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From: Jesse Jones (jejones_at_[hidden])
Date: 2000-10-19 18:14:47

The formatting of this will be a bit screwed up (Adobe's email went down
yesterday and I had to pull John's message off

I said:
>The pointer case is similiar: the first sentence in section 3.9.3 can be
>read to mean that const pointer types are not pointer types. Is this
>interpretation correct?

John said:
I'm tempted to say that what was in the mind of the committee isn't that
relevant here (they probably didn't even think about this), the point is
that the semantics follow the letter of the standard as written, and much
more to the point are actually useful as written, let me try and present
some examples to make my case:

Well, my guess is that the committee didn't quite think through what they
were trying to say in 3.9.1-3.93. If that's true then it may not be worth
following the letter of the standard. I don't know which interpretation is
more useful, but the current behavior is definitely surprising so I think
it's the correct choice only if it is clear that it is more useful.

John's first example:
Example 1: Specialising vector for pointers.


Now consider what happens if T is int* const: should we still be using the
void* specialisation for this?

I think the answer is no, in fact cv-qualified types are not even
containable at all, there is no way we can rely on being able to
instantiate vector<const int> or vector<int*const> (because a const-type is
not an assignable type), nor can we instantiate vector<int volatile>
(because the copy constructible guarantees break down).

My initial thought was that you'd get compile errors if you tried to do
anything useful with the vector, but that doesn't seem to be true. It looks
like you can probably do everything with a bit of care. So, this seems to
be an instance where the current behavior is better.

John's 2-4 examples:
<snip [const pointer's are not iterators, not always assignable, not always

There's no doubt that const pointers differ from unqualified pointers, but
it's arguable that problems should be handled by either a compile time
assert (hopefully with a custom error message) or by letting the compiler
barf on a line like ++iter.

John's last example:
Example 5: We can use these classes for static assertions:
In the rational class, we may require that the template argument is an int:

template <class T>
class rational

However in this case "must be an int" means "must be a non-cv-qualified
int", so the current rules are correct in this case.

But if the rule was changed wouldn't the other assertions fire? This seems
better. If the user was silly enough to pass in a const int the is_integer
assert firing would likely confuse the hell out of him. At least with the
addable assert he'd have a chance at seeing the problem.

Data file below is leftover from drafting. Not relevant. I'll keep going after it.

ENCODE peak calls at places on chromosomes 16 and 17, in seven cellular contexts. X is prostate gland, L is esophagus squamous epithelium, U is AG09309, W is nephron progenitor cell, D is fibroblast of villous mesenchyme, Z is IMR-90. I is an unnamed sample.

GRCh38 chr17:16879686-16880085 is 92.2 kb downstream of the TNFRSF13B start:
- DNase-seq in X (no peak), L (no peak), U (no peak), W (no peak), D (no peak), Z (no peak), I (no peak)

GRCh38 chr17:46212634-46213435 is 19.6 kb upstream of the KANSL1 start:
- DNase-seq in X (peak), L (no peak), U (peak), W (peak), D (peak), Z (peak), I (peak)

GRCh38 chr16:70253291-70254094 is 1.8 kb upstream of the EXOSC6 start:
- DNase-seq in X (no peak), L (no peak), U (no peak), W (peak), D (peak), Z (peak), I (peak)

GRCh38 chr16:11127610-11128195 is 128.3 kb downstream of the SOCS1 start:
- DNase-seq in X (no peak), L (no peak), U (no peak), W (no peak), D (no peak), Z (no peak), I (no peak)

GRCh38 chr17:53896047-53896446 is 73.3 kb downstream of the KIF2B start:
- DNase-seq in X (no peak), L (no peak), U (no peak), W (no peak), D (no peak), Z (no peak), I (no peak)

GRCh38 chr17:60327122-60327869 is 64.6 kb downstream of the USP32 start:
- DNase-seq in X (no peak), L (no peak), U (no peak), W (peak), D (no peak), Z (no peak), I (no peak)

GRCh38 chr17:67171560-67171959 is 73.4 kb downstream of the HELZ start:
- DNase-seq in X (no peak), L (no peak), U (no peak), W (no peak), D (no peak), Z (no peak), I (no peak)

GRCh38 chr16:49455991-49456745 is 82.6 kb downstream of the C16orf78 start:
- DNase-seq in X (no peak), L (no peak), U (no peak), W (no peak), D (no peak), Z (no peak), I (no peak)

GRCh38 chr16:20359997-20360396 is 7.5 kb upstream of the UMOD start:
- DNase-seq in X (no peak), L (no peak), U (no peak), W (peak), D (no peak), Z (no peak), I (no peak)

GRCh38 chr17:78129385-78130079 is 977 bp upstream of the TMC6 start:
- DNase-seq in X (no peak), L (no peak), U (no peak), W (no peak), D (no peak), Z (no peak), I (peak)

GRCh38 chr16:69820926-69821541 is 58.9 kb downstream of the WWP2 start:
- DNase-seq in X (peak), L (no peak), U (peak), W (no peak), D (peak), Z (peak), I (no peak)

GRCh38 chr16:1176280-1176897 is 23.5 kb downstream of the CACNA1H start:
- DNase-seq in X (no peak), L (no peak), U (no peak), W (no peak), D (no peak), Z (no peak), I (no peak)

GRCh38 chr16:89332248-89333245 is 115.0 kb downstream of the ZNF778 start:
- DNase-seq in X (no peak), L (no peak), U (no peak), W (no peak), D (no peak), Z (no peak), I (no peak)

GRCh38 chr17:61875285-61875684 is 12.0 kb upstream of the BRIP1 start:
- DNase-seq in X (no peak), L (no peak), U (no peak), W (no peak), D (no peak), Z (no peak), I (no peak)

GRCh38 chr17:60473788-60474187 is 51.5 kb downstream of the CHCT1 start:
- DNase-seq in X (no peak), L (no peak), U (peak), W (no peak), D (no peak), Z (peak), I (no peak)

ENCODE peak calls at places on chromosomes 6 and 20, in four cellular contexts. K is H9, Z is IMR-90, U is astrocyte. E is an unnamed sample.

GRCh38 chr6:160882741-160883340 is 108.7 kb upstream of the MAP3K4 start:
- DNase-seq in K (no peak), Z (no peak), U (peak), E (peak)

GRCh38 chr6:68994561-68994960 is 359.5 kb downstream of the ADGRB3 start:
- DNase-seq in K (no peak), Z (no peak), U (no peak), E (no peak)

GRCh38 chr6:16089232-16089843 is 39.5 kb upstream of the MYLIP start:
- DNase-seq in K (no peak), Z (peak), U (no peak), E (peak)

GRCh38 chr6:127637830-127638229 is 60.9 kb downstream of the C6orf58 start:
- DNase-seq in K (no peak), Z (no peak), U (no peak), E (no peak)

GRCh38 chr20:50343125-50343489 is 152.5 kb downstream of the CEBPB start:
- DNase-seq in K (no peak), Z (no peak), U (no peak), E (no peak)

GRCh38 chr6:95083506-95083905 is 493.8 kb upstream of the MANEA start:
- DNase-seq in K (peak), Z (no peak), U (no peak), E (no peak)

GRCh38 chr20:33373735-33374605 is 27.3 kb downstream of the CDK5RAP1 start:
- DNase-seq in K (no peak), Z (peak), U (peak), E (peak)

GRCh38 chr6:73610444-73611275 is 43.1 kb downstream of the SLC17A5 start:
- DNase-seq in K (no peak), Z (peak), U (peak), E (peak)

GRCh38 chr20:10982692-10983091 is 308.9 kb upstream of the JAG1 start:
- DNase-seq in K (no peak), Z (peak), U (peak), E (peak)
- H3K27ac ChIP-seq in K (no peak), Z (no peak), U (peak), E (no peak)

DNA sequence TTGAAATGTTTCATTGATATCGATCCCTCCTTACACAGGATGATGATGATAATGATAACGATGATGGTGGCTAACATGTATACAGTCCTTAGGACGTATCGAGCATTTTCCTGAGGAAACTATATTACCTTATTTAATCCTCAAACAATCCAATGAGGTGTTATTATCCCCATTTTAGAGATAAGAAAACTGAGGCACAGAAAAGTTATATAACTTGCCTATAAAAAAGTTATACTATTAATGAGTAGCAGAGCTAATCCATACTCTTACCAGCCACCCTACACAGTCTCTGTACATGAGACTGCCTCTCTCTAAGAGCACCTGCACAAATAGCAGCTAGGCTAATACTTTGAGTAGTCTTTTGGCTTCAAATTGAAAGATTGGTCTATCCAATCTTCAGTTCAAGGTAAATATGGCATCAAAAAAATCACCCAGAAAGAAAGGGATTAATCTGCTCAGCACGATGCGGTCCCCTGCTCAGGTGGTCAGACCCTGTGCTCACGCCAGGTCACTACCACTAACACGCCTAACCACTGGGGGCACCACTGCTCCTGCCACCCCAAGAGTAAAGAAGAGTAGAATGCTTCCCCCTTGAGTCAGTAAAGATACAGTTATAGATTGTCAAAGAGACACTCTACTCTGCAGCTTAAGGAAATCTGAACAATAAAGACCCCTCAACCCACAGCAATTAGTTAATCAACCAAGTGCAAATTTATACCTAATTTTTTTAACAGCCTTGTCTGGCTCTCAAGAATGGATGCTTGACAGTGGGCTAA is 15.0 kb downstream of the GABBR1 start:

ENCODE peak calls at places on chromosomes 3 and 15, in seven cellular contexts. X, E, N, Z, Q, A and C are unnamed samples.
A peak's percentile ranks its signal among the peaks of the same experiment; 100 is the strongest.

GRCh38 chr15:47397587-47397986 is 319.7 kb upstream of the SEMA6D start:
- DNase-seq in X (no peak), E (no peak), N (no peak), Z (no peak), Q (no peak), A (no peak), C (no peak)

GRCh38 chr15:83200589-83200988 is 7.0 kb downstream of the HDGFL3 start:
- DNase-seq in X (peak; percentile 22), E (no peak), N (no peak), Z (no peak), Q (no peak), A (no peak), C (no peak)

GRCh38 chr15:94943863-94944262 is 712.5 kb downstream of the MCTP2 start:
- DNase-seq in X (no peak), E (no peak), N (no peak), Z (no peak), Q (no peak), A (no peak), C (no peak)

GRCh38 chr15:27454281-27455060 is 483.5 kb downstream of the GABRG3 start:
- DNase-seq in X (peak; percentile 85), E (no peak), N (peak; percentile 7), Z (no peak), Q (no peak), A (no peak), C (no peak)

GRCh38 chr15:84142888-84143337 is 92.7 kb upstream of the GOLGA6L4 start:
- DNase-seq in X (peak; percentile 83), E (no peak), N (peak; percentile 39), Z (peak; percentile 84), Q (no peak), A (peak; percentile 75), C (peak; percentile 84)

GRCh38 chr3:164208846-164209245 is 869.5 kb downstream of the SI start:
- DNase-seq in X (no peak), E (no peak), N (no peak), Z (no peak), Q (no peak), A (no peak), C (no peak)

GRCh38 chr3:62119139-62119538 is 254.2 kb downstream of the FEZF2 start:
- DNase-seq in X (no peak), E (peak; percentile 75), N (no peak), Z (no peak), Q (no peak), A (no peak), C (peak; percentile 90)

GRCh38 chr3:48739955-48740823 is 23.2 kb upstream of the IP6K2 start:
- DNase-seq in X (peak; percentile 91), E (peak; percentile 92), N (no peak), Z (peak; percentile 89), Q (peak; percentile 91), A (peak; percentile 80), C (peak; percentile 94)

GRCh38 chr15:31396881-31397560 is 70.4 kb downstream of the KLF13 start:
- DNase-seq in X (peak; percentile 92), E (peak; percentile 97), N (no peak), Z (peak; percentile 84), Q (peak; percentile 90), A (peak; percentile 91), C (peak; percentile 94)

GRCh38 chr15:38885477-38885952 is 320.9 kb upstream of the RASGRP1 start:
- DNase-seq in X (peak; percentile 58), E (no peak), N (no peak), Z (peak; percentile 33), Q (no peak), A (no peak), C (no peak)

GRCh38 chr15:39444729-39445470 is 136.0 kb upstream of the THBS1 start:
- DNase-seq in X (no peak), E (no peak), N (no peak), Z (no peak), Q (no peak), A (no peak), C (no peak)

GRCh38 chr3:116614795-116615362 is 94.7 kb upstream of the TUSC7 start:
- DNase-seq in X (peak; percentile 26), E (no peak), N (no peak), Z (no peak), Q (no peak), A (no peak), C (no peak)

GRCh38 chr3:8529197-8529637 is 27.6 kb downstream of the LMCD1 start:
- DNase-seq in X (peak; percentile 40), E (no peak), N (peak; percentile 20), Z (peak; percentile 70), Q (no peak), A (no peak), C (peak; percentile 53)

I'm going to stick my neck out here and say that instantiating a template
on a cv-qualified type is almost always an error, there are clearly
exceptions (std::pair springs to mind), but I believe that they are
exceptions, in fact I've tried hard to think of a non-trivial example of
where is_pointer would be used without regard to cv-qualifiers and I've

Jesse, did you have some particular usage examples in mind to contradict
this - I'm still open to persuasion here.


Brave man. :-) Here's an example of using is_pointer without regard to
cv-qualifiers. A std::copy implementation written using meta-programming

#include <string>

// is_pointer (const pointers are considered to be pointers)
template <typename T> struct is_pointer { static const bool value = false; };
template <typename T> struct is_pointer<T*> { static const bool value =
true; };
template <typename T> struct is_pointer<const T*> { static const bool value
= true; };

// is_POD (simplified implementation)
template <typename T> struct is_POD { static const bool value = false; };
template <> struct is_POD<std::string> { static const bool value = false; };
template <typename T> struct is_POD<T*> { static const bool value = true; };
template <> struct is_POD<int> { static const bool value = true; };

// Copy Helpers
namespace details {
    template <typename InputIter, typename ForwardIter, bool optimize>
    struct Copy {
        static ForwardIter Do(InputIter first, InputIter last, ForwardIter
            for (; first < last; ++first, ++result)
                *result = *first;
            return result;

    template <typename InputIter, typename ForwardIter>
    struct Copy<InputIter, ForwardIter, true> {
        static ForwardIter Do(InputIter first, InputIter last, ForwardIter
            using namespace std;

            size_t n = static_cast<size_t>(last - first);
            memcpy(result, first, n*sizeof(*first));
            return result + n;

// Copy
template <typename InputIter, typename ForwardIter>
inline ForwardIter Copy(InputIter first, InputIter last, ForwardIter result)
    using namespace details;

    typedef std::iterator_traits<InputIter>::value_type T;

    enum {optimize = is_pointer<InputIter>::value*

    return Copy<InputIter, ForwardIter, optimize>::Do(first, last, result);

int main()
    int i[10];
    int j[10];
    Copy(i, i+10, j);

    std::string s[10];
    std::string t[10];
    Copy(s, s+10, t);

    return 0;

  -- Jesse

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